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|Title||Primary Care Physicians' Attitudes and Perceptions Towards Antibiotic Resistance and Antibiotic Stewardship: A National Survey.|
|Publication Type||Journal Article|
|Year of Publication||2020|
|Authors||Zetts RM, Garcia AM, Doctor JN, Gerber JS, Linder JA, Hyun DY|
|Journal||Open Forum Infect Dis|
|Date Published||2020 Jul|
Background: Outpatient antibiotic stewardship is needed to reduce inappropriate prescribing and minimize the development of resistant bacteria. We assessed primary care physicians' perceptions of antibiotic resistance, antibiotic use, and the need for stewardship activities.
Methods: We conducted a national online survey of 1550 internal, family, and pediatric medicine physicians in the United States recruited from an opt-in panel of healthcare professionals. Descriptive statistics were generated for respondent demographics and question responses. Responses were also stratified by geographic region and medical specialty, with a χ test used to assess for differences.
Results: More respondents agreed that antibiotic resistance was a problem in the United States (94%) than in their practice (55%) and that inappropriate antibiotic prescribing was a problem in outpatient settings (91%) than in their practice (37%). In addition, 60% agreed that they prescribed antibiotics more appropriately than their peers. Most respondents (91%) believed that antibiotic stewardship was appropriate in office-based practices, but they ranked antibiotic resistance as less important than other public health issues such as obesity, diabetes, opioids, smoking, and vaccine hesitancy. Approximately half (47%) believed they would need a lot of help to implement stewardship. Respondents indicated that they were likely to implement antibiotic stewardship efforts in response to feedback or incentives provided by payers or health departments.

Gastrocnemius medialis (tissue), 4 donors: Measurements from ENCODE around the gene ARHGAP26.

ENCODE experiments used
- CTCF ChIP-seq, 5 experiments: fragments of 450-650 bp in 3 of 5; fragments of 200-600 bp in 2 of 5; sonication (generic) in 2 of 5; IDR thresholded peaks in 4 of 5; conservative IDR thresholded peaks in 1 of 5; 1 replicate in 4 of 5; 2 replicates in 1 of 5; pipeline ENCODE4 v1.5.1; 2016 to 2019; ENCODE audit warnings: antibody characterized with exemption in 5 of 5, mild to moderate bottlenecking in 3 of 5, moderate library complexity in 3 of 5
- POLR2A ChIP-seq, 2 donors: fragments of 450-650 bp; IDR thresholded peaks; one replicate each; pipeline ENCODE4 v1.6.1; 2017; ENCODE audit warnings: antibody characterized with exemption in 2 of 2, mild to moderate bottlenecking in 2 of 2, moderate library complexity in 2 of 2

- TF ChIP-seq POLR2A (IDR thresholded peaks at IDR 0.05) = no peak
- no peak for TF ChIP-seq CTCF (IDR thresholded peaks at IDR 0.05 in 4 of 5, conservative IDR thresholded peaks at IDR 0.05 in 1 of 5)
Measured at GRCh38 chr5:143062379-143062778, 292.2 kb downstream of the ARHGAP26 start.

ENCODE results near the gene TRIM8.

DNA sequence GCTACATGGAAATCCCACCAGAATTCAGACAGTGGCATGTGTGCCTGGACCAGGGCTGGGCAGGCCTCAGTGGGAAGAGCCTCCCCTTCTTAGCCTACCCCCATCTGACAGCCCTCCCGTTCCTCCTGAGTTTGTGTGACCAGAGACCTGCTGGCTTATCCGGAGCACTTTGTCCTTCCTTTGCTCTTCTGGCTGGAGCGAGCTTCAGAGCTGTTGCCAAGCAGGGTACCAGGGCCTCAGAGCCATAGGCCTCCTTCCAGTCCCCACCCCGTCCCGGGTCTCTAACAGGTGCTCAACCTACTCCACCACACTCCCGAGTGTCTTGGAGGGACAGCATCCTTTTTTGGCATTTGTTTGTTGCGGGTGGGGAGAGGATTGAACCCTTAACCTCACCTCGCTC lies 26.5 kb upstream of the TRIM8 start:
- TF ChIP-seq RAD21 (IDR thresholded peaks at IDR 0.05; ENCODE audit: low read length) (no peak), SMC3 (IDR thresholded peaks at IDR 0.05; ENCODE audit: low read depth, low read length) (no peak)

Conclusions: Primary care physicians generally did not recognize antibiotic resistance and inappropriate prescribing as issues in their practice. This poses a challenge for the success of outpatient stewardship. Healthcare stakeholders will need to explore opportunities for feedback and incentive activities to encourage stewardship uptake.
|Alternate Journal||Open Forum Infect Dis|
|PubMed Central ID||PMC7406830|
|Grant List||R21 AG057400 / AG / NIA NIH HHS / United States |
R01 HS024930 / HS / AHRQ HHS / United States
R01 HS026506 / HS / AHRQ HHS / United States
R33 AG057383 / AG / NIA NIH HHS / United States
R33 AG057395 / AG / NIA NIH HHS / United States
R21 AG057396 / AG / NIA NIH HHS / United States
HHSP233201500020I / HS / AHRQ HHS / United States